CAKE delivered one of the worst prints we’ve ever seen out of them, missing top line and bottom lines estimates by 177 bps and 2025 bps, respectively. Comps also disappointed, coming in at +1.4% vs the +1.9% consensus estimate. After reading the press release, and seeing the massive level of margin deterioration, we didn’t think it could get much worse – and then the earnings call started.
Management’s commentary on food and labor inflation was critical on a couple of levels: 1) CAKE will be hard pressed to grow margins in 2015 and 2) this is awful news for the small and weak players in the industry.
To the first point, CAKE’s food cost pressures in 2014 were widely recognized due to higher dairy and seafood prices. But the degree to which this line de-levered over the course of the year was astounding. Management conceded that it is considering supplementing its contracting with direct hedging, but to what extent this will help is unknown. While many expected CAKE to be one of the largest beneficiaries of the retreat in dairy prices, beef and, to a lesser extent, chicken are expected to drive 2-3% commodity inflation in 2015. They will have a very difficult time leveraging this line further without delivering a 2%+ comp, a feat they haven’t accomplished in over two years.
Labor inflation was a much less publicized issue throughout the year that the company mainly attributed to unusually high group medical claims. This pressure, however, is expected to continue in 2015 and could be compounded by minimum wage increases in select states across the nation. All in, management expects $10-12 million in wage inflation. We wrote in a bearish Black Book last January that the margin story was over for CAKE and it certainly appears to be. They haven’t driven labor leverage since 1Q13 and probably won’t anytime soon.
To the second point, and we’ll have more on this in a later post, the pressure CAKE is seeing is not limited to them. If a well-established player in the casual dining industry is struggling to control these costs, what does that mean for smaller, rapidly expanding players in the industry? They’re going to feel a bigger impact – and it’s not going to be pretty. Minimum wages increasing and the restaurant job environment is improving. It’s getting increasingly difficult and expensive to retain employees – an issue that, just today, Panera referred to as the “war for talent.” In the coming days, we’ll unveil a list of companies that we believe will have a much more difficult time operating in this environment than consensus expects. And, yes, we’d short all of them.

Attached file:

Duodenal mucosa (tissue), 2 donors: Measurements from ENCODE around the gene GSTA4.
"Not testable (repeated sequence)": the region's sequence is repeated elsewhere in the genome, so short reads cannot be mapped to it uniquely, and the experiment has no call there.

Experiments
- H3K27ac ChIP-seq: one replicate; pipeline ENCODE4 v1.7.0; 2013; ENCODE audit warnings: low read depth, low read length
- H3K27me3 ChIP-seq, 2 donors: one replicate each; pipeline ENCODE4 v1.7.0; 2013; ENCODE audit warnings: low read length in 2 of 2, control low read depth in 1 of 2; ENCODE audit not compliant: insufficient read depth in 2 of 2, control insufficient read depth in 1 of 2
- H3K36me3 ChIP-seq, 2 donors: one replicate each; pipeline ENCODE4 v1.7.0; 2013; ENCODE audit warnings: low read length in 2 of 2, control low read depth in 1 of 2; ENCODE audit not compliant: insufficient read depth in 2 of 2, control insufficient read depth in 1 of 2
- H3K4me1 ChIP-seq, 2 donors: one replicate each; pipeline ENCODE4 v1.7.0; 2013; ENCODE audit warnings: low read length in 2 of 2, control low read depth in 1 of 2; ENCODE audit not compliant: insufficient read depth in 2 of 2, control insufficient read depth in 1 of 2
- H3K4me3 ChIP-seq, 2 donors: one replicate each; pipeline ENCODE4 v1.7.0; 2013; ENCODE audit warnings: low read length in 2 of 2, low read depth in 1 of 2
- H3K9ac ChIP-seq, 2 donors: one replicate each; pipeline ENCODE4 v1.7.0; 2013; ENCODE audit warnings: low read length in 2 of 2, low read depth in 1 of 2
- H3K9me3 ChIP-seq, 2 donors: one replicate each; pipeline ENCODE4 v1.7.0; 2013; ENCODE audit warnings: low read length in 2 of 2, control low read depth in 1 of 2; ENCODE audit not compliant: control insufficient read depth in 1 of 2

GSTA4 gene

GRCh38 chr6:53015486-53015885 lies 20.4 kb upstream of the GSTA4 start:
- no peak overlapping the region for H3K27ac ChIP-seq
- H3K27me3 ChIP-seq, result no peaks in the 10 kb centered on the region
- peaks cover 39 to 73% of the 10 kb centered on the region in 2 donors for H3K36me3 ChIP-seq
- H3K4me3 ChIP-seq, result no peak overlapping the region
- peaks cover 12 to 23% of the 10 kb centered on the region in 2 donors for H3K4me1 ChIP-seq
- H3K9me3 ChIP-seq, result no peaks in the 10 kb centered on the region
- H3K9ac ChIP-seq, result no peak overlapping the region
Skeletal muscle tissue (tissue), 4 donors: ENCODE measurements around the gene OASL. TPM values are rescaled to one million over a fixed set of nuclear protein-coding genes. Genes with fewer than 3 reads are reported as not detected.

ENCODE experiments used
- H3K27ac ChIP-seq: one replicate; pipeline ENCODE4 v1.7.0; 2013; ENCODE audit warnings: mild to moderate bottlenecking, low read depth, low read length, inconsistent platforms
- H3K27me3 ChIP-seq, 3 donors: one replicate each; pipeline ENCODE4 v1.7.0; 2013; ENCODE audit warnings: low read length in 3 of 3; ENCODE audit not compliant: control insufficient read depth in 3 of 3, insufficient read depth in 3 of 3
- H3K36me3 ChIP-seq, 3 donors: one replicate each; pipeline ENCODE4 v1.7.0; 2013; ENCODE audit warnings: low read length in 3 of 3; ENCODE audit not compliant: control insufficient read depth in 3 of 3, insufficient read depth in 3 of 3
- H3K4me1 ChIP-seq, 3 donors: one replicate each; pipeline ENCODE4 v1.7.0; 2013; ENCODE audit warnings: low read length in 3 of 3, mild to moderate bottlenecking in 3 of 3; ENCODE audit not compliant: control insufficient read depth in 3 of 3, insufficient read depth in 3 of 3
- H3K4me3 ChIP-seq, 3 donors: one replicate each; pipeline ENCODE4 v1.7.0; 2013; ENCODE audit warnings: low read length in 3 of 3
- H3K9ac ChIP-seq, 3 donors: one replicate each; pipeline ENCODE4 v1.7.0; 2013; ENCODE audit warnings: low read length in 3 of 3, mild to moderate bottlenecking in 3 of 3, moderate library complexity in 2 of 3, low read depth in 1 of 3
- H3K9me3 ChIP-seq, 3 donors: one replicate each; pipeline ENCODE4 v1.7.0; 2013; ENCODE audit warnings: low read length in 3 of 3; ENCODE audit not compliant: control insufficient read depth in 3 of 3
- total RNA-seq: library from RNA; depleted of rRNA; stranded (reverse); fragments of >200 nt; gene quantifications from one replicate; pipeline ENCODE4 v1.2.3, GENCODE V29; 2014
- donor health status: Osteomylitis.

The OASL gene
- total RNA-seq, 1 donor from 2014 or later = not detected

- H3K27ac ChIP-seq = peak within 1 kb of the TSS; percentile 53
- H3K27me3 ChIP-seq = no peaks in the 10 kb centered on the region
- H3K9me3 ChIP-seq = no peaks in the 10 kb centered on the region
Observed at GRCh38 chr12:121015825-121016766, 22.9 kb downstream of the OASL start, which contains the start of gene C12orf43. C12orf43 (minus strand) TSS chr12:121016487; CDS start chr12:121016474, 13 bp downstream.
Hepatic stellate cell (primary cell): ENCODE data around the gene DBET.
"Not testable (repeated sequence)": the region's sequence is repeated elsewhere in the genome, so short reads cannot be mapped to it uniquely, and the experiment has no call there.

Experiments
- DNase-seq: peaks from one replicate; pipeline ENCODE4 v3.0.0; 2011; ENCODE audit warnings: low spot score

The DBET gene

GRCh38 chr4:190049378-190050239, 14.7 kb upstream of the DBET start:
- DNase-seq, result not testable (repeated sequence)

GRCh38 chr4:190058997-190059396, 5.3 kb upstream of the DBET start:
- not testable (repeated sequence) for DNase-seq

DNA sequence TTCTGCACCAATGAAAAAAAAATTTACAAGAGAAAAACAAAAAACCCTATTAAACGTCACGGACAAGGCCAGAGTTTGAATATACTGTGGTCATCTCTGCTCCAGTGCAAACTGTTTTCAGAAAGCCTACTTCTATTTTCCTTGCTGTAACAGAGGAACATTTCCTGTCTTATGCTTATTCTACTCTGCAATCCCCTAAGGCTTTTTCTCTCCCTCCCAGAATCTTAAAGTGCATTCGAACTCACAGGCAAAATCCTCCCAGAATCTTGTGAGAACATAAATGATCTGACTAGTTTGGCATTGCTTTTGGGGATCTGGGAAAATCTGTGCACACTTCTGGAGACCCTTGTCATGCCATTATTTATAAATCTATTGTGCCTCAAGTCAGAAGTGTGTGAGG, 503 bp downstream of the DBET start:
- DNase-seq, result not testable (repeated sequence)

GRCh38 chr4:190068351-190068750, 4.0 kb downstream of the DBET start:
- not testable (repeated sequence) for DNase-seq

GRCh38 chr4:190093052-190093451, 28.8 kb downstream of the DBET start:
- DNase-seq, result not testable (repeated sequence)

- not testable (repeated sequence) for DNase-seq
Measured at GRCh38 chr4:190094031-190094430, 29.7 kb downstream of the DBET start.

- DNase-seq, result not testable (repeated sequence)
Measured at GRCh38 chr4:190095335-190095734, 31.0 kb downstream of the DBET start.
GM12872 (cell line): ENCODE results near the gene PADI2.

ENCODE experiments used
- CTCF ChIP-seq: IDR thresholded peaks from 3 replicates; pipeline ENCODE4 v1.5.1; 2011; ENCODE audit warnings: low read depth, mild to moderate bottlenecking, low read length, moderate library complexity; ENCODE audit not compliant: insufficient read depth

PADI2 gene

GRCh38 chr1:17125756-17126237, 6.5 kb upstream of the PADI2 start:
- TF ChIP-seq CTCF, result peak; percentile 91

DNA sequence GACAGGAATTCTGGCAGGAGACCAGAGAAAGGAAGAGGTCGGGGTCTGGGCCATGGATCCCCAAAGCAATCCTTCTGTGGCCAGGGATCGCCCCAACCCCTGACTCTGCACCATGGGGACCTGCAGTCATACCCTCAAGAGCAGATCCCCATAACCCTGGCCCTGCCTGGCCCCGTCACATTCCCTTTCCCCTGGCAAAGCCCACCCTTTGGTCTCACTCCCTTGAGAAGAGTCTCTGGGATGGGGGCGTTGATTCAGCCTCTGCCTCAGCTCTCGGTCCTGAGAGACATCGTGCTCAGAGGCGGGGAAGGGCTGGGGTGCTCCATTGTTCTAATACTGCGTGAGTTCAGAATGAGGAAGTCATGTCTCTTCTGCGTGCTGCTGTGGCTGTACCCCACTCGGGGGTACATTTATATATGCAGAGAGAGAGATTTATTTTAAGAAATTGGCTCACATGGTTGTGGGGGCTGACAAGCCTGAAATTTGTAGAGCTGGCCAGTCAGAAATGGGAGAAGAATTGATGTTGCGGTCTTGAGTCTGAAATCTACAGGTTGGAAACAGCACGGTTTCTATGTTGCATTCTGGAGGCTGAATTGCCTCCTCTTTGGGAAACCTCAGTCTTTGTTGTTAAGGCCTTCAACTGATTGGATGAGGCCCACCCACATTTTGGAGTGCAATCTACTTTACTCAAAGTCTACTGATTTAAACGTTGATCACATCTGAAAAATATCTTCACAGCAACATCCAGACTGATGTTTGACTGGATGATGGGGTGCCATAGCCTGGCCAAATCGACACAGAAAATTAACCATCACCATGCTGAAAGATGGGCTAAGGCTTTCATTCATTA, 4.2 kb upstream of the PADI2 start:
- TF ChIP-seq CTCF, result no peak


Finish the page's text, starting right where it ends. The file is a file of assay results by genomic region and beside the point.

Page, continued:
ANEMIC TRAFFIC GROWTH
“Holiday 2013 was the first in which many traditional bricks and mortar retailers experienced in-store foot traffic give way to online shopping in a major way.”
-Howard Schultz, Chairman/President/CEO/Founder
Howard Schultz made this remark last year on his company’s 1Q14 earnings call – and we think it’s spot on. If it’s not, CAKE’s traffic isn’t doing much to suggest so. Traffic declined -1.2% in 4Q14, marking the ninth consecutive quarter of negative traffic. Management insists it’s not related to the secular decline in mall traffic but, if that’s the case, they need to prove it. The traffic and margin decline we’re seeing suggests this company is operating a broken model and, if it’s to be fixed, it will take significant time and investment.
CAKE guided FY15 EPS to a range of $2.08-2.20 on 1.5-2.5% comp growth, a far cry from the current $2.42 consensus estimate. If they want to hit this range, they’ll need to deliver strong comp growth and, with limited drivers in place, we’re not sure how they do that. Speaking to the lack of incremental leverage in the business model, management actually admitted that it needs to either develop or acquire a growth concept in order to deliver long-term EPS growth in the mid-teens. And you probably already know how we feel about multi-concept operators. This brand is in trouble and, if it weren’t down 10% today, we’d short it. In fact, if it bounces meaningfully, we’d likely jump at the opportunity.